Dr Deepak Bhatt: Sure. A really great point that you've raised. It wasn't, in fact, a sub-study we're talking about in Circulation. It was an analysis from the overall trial, looking at a different endpoint than the primary endpoint, the hospitalization, and the composite of hospitalization and mortality. I think that's a very important endpoint. If it were a heart failure trial, for example, that's the endpoint everyone would hone in on- mortality and hospitalization. The fact that that was significantly reduced, I think, is very clinically meaningful. Mike mentioned the economic implications, which for sure are there, by reducing hospitalizations and re-hospitalizations.

The impact on cardiovascular hospitalizations- the reduction there- I find particularly remarkable. The reduction in bleeding, of course, is good, and in its own right has a great deal of value, but the additional reduction in cardiovascular hospitalizations, I think, is quite reassuring for those that are worried about the efficacy of the two experimental regimens that he and his colleagues studied. Sure, the trial's not powered in each individual sub-group for rare events like stroke, but the fact that CV hospitalizations are not increased, and in fact reduced, tells me that this is a winning strategy or strategies.

Dr Carolyn Lam: Right. Michael, another issue, though- this is open label, and I suppose one of the criticisms could be that there is a bias for clinicians managing patients on the traditional Vitamin K antagonist to maybe hospitalize patients more for some reason. What is your response to that?

Dr Michael Gibson: That is always the criticism of an open label trial, but again, the events were adjudicated, and for the heart events, that's done in a blinded fashion, so it's reassuring that there was a blinded assessment of the heart events.

Dr Carolyn Lam: True. How about comments on generalizability? I mean, what do you think? Trial setting, real world ...

Dr Michael Gibson: Yeah, I think that's one of the advantages. This was very much a real-world kind of study. It was truly done throughout the world. We had a very broad entry criteria. Anyone who was getting a stent put in- you didn't have to have ACS, although about half the patients did. The only real exclusive criteria was you couldn't have any bleeding or be profoundly anemic. You couldn't have a stroke or [TIA 00:11:58] in the past. Other than that, it made real-world practice in a lot of ways.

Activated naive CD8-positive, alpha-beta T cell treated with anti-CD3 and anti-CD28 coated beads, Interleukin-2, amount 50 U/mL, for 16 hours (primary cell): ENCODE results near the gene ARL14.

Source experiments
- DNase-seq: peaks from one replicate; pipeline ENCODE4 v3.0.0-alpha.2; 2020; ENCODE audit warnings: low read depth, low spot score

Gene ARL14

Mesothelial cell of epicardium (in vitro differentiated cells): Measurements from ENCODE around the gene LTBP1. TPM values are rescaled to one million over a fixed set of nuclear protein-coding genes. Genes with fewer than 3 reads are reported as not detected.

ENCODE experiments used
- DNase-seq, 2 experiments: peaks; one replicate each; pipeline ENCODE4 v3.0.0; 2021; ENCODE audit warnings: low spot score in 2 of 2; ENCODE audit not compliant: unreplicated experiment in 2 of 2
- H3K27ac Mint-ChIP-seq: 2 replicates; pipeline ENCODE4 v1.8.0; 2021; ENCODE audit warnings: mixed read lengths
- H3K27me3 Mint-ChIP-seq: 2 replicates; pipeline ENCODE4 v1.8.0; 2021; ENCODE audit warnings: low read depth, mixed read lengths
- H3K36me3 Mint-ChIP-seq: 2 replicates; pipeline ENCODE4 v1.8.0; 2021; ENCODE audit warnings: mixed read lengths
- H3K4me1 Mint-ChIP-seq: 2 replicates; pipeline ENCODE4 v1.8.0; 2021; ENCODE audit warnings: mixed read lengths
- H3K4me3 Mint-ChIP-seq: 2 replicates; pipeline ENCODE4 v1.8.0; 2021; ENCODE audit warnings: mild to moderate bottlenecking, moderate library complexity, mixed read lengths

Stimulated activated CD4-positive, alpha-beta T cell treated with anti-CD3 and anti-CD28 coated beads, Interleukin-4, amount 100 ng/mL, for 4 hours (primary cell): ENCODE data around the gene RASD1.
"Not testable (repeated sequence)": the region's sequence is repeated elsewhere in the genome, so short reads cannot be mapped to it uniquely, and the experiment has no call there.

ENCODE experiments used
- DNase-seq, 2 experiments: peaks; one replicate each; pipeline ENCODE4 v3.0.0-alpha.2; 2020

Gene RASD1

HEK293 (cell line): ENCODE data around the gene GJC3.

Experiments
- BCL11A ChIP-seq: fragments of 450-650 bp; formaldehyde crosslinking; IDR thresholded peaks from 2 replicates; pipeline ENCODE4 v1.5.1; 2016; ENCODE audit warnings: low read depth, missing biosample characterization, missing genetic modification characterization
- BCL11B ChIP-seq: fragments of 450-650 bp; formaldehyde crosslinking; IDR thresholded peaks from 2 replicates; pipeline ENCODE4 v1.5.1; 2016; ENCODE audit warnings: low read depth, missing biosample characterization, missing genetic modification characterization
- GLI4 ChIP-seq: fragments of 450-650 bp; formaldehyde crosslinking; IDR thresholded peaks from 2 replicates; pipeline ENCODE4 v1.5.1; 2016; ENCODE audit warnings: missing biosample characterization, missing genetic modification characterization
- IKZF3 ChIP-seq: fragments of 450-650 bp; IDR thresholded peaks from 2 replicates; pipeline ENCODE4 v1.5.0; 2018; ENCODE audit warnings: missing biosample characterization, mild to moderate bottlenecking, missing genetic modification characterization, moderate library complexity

Dr Dharam Kumbhani: This is Dharam. If I may ask both the other people on the call, is ... Rivaroxaban is not FDA approved, in these doses, for use. I'm wondering if they might provide some comment, given the benefit that we see in this trial, overall, what their thoughts are and what the next steps might be.

Dr Carolyn Lam: Sure. Maybe Michael, then Deepak?

Dr Michael Gibson: Yeah, that's a good point. It is important to point out that you'd need to check the prescribing information in your country. In some countries- I think it's about 54 countries- the 2.5 milligram dose is available. It is approved for ACS, but is not approved for a-fib. Then, you have a dose of 20 milligrams that's approved worldwide for a-fib, but there are some countries- it's important to note, in some countries, 15 milligrams is the full dose that's approved- say, in Japan and Taiwan. There are Japanese studies showing that 15 milligrams was not only safer than warfarin, but more efficacious than warfarin in a trial like J-ROCKET. You're right, the 15 milligram dose is available in the US- it's approved for renal insufficiency, but at this time, it's not labelled for the ACS or stented patient.